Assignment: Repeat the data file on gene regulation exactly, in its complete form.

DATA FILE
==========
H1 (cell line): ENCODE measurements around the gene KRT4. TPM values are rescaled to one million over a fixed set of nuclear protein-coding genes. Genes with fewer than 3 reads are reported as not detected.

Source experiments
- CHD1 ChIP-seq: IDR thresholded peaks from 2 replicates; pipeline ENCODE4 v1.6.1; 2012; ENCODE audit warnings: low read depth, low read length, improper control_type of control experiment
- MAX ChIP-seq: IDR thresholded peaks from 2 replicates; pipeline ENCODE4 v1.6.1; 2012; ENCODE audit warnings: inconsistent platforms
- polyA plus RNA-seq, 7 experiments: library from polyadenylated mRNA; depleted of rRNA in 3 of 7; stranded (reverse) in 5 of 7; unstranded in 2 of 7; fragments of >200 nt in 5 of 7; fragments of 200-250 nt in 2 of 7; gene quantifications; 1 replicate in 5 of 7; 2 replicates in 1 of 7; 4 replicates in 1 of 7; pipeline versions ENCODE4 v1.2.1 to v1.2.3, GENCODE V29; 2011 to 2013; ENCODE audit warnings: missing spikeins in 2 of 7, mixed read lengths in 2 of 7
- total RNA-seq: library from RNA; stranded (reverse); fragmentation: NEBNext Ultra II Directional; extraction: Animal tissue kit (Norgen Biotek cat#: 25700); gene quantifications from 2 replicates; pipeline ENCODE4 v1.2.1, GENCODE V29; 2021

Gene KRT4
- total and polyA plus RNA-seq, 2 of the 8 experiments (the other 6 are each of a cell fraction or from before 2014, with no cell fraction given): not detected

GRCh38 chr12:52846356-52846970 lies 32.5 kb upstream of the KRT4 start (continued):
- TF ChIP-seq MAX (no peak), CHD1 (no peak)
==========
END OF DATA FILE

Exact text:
H1 (cell line): ENCODE measurements around the gene KRT4. TPM values are rescaled to one million over a fixed set of nuclear protein-coding genes. Genes with fewer than 3 reads are reported as not detected.

Source experiments
- CHD1 ChIP-seq: IDR thresholded peaks from 2 replicates; pipeline ENCODE4 v1.6.1; 2012; ENCODE audit warnings: low read depth, low read length, improper control_type of control experiment
- MAX ChIP-seq: IDR thresholded peaks from 2 replicates; pipeline ENCODE4 v1.6.1; 2012; ENCODE audit warnings: inconsistent platforms
- polyA plus RNA-seq, 7 experiments: library from polyadenylated mRNA; depleted of rRNA in 3 of 7; stranded (reverse) in 5 of 7; unstranded in 2 of 7; fragments of >200 nt in 5 of 7; fragments of 200-250 nt in 2 of 7; gene quantifications; 1 replicate in 5 of 7; 2 replicates in 1 of 7; 4 replicates in 1 of 7; pipeline versions ENCODE4 v1.2.1 to v1.2.3, GENCODE V29; 2011 to 2013; ENCODE audit warnings: missing spikeins in 2 of 7, mixed read lengths in 2 of 7
- total RNA-seq: library from RNA; stranded (reverse); fragmentation: NEBNext Ultra II Directional; extraction: Animal tissue kit (Norgen Biotek cat#: 25700); gene quantifications from 2 replicates; pipeline ENCODE4 v1.2.1, GENCODE V29; 2021

Gene KRT4
- total and polyA plus RNA-seq, 2 of the 8 experiments (the other 6 are each of a cell fraction or from before 2014, with no cell fraction given): not detected

GRCh38 chr12:52846356-52846970 lies 32.5 kb upstream of the KRT4 start (continued):
- TF ChIP-seq MAX (no peak), CHD1 (no peak)